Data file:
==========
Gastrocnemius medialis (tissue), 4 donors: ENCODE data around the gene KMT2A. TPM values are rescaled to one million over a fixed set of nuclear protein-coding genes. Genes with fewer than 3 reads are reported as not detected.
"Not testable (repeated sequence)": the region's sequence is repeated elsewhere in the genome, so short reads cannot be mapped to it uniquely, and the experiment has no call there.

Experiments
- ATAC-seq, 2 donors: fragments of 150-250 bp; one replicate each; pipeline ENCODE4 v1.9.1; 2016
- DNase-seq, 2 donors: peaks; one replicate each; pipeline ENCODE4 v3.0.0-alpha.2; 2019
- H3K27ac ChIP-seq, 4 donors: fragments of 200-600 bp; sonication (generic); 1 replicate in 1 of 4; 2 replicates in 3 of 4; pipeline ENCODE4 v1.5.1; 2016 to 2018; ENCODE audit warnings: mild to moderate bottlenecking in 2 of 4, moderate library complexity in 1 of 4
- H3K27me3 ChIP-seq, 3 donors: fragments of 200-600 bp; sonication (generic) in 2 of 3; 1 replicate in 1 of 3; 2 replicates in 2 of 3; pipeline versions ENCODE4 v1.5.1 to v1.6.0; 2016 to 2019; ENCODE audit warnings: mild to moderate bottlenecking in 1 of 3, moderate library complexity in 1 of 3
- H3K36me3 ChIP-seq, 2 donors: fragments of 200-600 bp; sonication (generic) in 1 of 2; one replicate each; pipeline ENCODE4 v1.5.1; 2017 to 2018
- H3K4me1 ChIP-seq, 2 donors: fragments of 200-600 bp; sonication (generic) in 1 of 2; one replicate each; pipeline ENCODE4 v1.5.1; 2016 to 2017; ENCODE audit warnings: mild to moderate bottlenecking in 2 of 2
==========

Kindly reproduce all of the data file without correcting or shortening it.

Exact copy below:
Gastrocnemius medialis (tissue), 4 donors: ENCODE data around the gene KMT2A. TPM values are rescaled to one million over a fixed set of nuclear protein-coding genes. Genes with fewer than 3 reads are reported as not detected.
"Not testable (repeated sequence)": the region's sequence is repeated elsewhere in the genome, so short reads cannot be mapped to it uniquely, and the experiment has no call there.

Experiments
- ATAC-seq, 2 donors: fragments of 150-250 bp; one replicate each; pipeline ENCODE4 v1.9.1; 2016
- DNase-seq, 2 donors: peaks; one replicate each; pipeline ENCODE4 v3.0.0-alpha.2; 2019
- H3K27ac ChIP-seq, 4 donors: fragments of 200-600 bp; sonication (generic); 1 replicate in 1 of 4; 2 replicates in 3 of 4; pipeline ENCODE4 v1.5.1; 2016 to 2018; ENCODE audit warnings: mild to moderate bottlenecking in 2 of 4, moderate library complexity in 1 of 4
- H3K27me3 ChIP-seq, 3 donors: fragments of 200-600 bp; sonication (generic) in 2 of 3; 1 replicate in 1 of 3; 2 replicates in 2 of 3; pipeline versions ENCODE4 v1.5.1 to v1.6.0; 2016 to 2019; ENCODE audit warnings: mild to moderate bottlenecking in 1 of 3, moderate library complexity in 1 of 3
- H3K36me3 ChIP-seq, 2 donors: fragments of 200-600 bp; sonication (generic) in 1 of 2; one replicate each; pipeline ENCODE4 v1.5.1; 2017 to 2018
- H3K4me1 ChIP-seq, 2 donors: fragments of 200-600 bp; sonication (generic) in 1 of 2; one replicate each; pipeline ENCODE4 v1.5.1; 2016 to 2017; ENCODE audit warnings: mild to moderate bottlenecking in 2 of 2